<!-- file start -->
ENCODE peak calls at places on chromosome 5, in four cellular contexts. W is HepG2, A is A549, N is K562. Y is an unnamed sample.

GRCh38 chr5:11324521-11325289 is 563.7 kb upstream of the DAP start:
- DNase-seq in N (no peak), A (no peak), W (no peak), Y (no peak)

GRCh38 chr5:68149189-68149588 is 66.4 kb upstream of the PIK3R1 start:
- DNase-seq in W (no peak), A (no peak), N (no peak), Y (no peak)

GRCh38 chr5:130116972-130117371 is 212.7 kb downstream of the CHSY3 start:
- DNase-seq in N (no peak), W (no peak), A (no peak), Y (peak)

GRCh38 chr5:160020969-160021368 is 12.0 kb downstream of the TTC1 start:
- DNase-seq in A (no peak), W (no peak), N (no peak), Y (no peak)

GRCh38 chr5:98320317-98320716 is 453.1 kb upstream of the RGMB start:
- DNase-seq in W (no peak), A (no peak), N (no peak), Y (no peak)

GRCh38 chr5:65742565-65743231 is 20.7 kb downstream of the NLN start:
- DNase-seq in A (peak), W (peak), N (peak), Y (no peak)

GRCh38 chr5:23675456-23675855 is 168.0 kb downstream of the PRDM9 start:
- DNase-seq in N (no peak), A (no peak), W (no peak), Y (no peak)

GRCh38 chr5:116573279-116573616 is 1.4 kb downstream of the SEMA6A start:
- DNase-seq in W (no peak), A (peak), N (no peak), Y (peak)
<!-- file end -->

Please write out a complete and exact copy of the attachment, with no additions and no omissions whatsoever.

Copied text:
ENCODE peak calls at places on chromosome 5, in four cellular contexts. W is HepG2, A is A549, N is K562. Y is an unnamed sample.

GRCh38 chr5:11324521-11325289 is 563.7 kb upstream of the DAP start:
- DNase-seq in N (no peak), A (no peak), W (no peak), Y (no peak)

GRCh38 chr5:68149189-68149588 is 66.4 kb upstream of the PIK3R1 start:
- DNase-seq in W (no peak), A (no peak), N (no peak), Y (no peak)

GRCh38 chr5:130116972-130117371 is 212.7 kb downstream of the CHSY3 start:
- DNase-seq in N (no peak), W (no peak), A (no peak), Y (peak)

GRCh38 chr5:160020969-160021368 is 12.0 kb downstream of the TTC1 start:
- DNase-seq in A (no peak), W (no peak), N (no peak), Y (no peak)

GRCh38 chr5:98320317-98320716 is 453.1 kb upstream of the RGMB start:
- DNase-seq in W (no peak), A (no peak), N (no peak), Y (no peak)

GRCh38 chr5:65742565-65743231 is 20.7 kb downstream of the NLN start:
- DNase-seq in A (peak), W (peak), N (peak), Y (no peak)

GRCh38 chr5:23675456-23675855 is 168.0 kb downstream of the PRDM9 start:
- DNase-seq in N (no peak), A (no peak), W (no peak), Y (no peak)

GRCh38 chr5:116573279-116573616 is 1.4 kb downstream of the SEMA6A start:
- DNase-seq in W (no peak), A (peak), N (no peak), Y (peak)